Market Insights

Engineering Bioelectric Bacteria to Produce Renewable Energy

October 05, 2023 by John Nieman

Researchers were able to bioengineer E. coli to more efficiently produce electricity, making the modified E. coli capable of processing wastewater while generating energy.

E. coli (Escherichia coli) is not often associated with renewable energy production. This bacteria is widely known as a food contaminant and causes of illness, but it might become a source of electricity and a tool for wastewater treatment.   

 

Modified E. coli at the Swiss Federal Institute of Technology Lausanne.

Modified E. coli at the Swiss Federal Institute of Technology Lausanne. Image used courtesy of Jamani Caillet (CC-BY-SA 4.0)


Researchers at the Swiss Federal Institute of Technology Lausanne (EPFL) have created a method to bioengineer the bacteria so that it can produce electricity without the aid of other chemicals. They have found that the modified E. coli can outperform alternatives by improving its ability to metabolize organic substances. 

Other microbes are capable of producing electricity, but their ability to do so is frequently contingent on the presence of specific chemicals or other idiosyncratic environmental conditions that ultimately limit utility and application. 
 

The Role of Extracellular Electron Transfer

Even though E. coli is naturally capable of producing electricity, researchers wanted to re-engineer it so that it was not subject to limitations such as needing specific chemicals to generate electricity. 

To this end, the research team at EPFL integrated specific electrical capabilities from other bacteria into E. coli so that it is now capable of creating higher rates of electricity generation with fewer limiting conditions.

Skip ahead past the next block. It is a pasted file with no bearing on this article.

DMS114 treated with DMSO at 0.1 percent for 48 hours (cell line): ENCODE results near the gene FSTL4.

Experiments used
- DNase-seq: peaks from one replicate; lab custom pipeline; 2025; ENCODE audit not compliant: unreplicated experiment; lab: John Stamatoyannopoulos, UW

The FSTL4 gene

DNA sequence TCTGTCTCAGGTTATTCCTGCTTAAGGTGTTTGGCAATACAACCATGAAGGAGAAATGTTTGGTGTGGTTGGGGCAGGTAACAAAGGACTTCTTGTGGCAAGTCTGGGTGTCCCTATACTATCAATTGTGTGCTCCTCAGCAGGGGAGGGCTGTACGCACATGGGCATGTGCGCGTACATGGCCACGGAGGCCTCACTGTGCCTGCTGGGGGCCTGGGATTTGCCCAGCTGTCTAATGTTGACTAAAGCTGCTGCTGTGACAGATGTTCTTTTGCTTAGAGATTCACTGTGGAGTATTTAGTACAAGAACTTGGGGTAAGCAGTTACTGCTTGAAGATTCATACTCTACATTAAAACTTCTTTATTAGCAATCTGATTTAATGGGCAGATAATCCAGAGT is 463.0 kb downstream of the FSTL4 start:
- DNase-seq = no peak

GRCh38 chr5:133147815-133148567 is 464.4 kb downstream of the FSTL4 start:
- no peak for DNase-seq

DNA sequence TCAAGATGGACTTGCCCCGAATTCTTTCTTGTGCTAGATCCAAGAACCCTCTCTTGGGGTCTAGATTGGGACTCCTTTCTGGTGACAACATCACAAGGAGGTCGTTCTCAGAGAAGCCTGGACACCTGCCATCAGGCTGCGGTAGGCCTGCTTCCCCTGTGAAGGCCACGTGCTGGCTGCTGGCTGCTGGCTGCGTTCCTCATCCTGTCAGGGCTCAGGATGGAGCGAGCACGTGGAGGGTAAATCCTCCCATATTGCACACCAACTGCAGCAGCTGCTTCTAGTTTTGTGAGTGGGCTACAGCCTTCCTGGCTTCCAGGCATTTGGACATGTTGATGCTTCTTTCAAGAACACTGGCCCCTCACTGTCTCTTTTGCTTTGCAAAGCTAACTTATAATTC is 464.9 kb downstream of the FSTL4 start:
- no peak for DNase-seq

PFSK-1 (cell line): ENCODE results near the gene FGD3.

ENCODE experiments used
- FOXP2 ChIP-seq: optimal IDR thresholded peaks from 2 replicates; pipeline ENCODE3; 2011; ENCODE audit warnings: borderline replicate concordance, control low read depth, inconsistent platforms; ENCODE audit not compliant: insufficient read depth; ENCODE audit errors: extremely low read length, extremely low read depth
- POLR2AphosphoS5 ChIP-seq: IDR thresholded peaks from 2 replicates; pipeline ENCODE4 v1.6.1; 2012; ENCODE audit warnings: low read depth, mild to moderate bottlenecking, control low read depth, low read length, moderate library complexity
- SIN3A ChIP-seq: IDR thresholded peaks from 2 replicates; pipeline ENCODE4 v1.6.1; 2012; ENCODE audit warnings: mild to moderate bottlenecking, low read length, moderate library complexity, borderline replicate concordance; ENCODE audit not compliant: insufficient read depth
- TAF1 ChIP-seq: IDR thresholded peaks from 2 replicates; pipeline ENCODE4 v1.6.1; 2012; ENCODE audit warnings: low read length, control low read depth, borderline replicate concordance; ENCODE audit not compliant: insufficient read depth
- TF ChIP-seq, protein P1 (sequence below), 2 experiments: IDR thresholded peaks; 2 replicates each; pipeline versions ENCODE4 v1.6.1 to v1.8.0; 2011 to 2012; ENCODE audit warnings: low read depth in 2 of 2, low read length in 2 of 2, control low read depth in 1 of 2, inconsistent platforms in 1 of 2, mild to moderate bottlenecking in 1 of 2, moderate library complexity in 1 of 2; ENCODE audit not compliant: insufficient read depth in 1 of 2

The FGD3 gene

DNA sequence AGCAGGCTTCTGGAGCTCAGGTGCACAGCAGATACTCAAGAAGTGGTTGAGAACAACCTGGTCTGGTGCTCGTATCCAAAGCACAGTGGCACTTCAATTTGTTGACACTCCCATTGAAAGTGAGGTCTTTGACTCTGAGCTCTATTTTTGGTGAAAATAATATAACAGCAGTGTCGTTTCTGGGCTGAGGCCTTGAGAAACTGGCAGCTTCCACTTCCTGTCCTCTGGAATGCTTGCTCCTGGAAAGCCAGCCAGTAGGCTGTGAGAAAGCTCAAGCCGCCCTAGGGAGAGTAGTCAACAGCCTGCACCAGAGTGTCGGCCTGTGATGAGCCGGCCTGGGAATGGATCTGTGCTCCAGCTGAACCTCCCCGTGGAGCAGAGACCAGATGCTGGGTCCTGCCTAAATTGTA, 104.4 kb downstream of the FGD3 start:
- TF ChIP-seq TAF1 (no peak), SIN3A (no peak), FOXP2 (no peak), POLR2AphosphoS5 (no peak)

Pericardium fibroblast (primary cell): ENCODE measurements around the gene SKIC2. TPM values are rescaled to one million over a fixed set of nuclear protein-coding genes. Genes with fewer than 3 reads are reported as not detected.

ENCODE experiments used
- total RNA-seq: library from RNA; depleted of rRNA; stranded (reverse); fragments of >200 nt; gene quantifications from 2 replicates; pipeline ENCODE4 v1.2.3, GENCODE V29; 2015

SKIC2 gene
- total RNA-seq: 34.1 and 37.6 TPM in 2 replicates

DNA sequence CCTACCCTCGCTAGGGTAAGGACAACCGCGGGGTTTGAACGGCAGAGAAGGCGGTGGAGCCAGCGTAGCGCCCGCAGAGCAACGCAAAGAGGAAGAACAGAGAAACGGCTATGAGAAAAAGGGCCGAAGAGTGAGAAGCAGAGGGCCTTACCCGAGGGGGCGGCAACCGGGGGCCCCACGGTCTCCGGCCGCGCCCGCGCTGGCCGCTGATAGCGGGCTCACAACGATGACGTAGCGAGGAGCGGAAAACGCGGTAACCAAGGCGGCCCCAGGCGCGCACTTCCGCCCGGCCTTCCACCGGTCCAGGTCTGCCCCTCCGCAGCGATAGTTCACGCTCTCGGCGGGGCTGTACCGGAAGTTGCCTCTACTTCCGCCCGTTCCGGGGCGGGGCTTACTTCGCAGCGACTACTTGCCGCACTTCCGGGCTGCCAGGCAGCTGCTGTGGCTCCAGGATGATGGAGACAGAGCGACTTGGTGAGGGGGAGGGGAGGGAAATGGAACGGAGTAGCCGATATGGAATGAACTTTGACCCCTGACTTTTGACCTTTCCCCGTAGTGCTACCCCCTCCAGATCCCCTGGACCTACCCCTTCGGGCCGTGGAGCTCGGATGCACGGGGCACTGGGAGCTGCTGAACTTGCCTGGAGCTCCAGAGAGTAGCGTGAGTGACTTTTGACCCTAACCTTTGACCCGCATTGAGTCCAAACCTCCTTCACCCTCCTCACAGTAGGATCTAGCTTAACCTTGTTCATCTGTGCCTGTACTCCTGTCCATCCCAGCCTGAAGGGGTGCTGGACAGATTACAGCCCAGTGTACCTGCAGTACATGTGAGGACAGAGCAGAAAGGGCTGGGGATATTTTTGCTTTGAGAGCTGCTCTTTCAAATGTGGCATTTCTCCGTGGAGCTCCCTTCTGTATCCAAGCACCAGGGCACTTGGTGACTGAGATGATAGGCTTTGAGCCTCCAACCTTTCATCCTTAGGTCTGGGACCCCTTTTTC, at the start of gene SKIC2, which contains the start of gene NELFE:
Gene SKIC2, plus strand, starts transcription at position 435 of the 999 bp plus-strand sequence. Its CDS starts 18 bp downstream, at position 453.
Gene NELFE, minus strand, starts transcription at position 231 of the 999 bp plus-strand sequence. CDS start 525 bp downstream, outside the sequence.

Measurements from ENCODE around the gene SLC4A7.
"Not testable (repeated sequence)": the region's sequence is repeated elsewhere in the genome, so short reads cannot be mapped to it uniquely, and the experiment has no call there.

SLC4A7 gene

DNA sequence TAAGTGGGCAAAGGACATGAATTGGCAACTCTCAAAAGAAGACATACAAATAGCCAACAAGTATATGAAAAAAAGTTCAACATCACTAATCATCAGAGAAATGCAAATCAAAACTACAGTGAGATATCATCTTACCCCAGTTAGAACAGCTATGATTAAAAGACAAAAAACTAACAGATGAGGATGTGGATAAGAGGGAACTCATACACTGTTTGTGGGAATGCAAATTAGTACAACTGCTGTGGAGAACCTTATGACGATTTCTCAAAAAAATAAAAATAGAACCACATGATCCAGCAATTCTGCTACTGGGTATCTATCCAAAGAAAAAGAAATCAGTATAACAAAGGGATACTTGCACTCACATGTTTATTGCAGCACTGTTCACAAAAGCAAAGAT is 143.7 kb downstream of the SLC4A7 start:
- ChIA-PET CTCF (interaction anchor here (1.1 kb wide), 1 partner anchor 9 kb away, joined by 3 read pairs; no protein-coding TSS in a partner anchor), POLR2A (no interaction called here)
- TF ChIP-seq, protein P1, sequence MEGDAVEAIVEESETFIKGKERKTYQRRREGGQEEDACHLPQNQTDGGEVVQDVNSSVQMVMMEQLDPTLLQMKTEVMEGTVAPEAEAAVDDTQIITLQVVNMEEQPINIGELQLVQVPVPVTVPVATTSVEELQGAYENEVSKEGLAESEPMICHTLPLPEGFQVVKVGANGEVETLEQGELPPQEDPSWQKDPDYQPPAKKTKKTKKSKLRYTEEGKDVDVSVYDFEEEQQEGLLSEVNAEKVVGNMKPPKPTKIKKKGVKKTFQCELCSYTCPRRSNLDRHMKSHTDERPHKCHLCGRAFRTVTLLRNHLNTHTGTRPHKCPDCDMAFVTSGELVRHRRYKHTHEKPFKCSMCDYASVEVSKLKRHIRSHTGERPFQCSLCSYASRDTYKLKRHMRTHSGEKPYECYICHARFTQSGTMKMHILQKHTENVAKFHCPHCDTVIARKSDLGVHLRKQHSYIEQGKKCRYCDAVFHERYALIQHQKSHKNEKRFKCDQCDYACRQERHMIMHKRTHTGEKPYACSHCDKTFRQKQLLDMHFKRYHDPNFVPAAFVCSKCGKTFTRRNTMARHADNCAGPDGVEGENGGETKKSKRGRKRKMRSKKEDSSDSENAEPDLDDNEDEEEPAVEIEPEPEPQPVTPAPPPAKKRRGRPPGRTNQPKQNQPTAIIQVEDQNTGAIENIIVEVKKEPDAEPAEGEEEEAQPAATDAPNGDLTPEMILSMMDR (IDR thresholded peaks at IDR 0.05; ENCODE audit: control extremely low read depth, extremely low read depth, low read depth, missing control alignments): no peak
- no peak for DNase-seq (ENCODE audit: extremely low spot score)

Researchers used the Shewanella oneidensis MR-1 bacteria to help increase E. coli’s capacities for electricity generation. This bacteria is known for its ability to generate electricity, so by integrating parts of this bacteria into the E. coli, researchers were able to create a uniquely effective combination of abilities.

Extracellular electron transfer (EET) is a natural process by which bacteria can produce electricity. It is a process of respiration that allows a microorganism to transfer electrons from the inside of the cell to compounds in the environment surrounding the cell. 

 

Diagram of direct and indirect extracellular electron transfer (EET).

Diagram of direct and indirect extracellular electron transfer (EET). Image used courtesy of ResearchGate

 

So the team at EPFL was able to expand E. coli’s pre-existing capabilities to now exhibit enhanced EET. The data from their testing has quantified the significance of this improvement. The modified E. coli was able to produce three times as much electrical current generation compared to previously used methods. 

 

Applications To Organic Waste Processing 

This innovation is significant because there are a number of possible applications, many of which can make clean energy contributions

The research team began testing their newly modified E. coli in wastewater from a local brewery in Lausanne. They found that the bioengineered E. coli flourished exponentially by feeding off the waste in this water. 

 

Magnified E. coli found in wastewater.

Magnified E. coli found in wastewater. Image used courtesy of USGS

 

Processing wastewater is an energy-intensive process, so the fact that the modified E. coli can not only complete this process without needing additional energy but also generate electricity while doing so is promising. The obvious net positive makes this development compelling on a small scale, but large-scale applications could be a transformative step toward net zero emissions. 

Wastewater treatment alone contributes over 45 million tons of greenhouse gases to the atmosphere every year in the United States. Wastewater is not the only possible application. 

The modified E. coli, capable of producing electricity from a variety of sources, can be used in electrosynthesis, biosensor technologies, and microbial fuel cells. And that list is hardly exhaustive. As this breakthrough unfolds in real time, researchers will map out other novel uses. 

Because E. coli has an intrinsic genetic flexibility, it will be possible to customize it, thus making its versatility a core strength. 

Bioelectric microbes have been receiving significant attention in the research community, and this E. coli advancement is another development that can be adapted and applied toward the move to sustainable energy.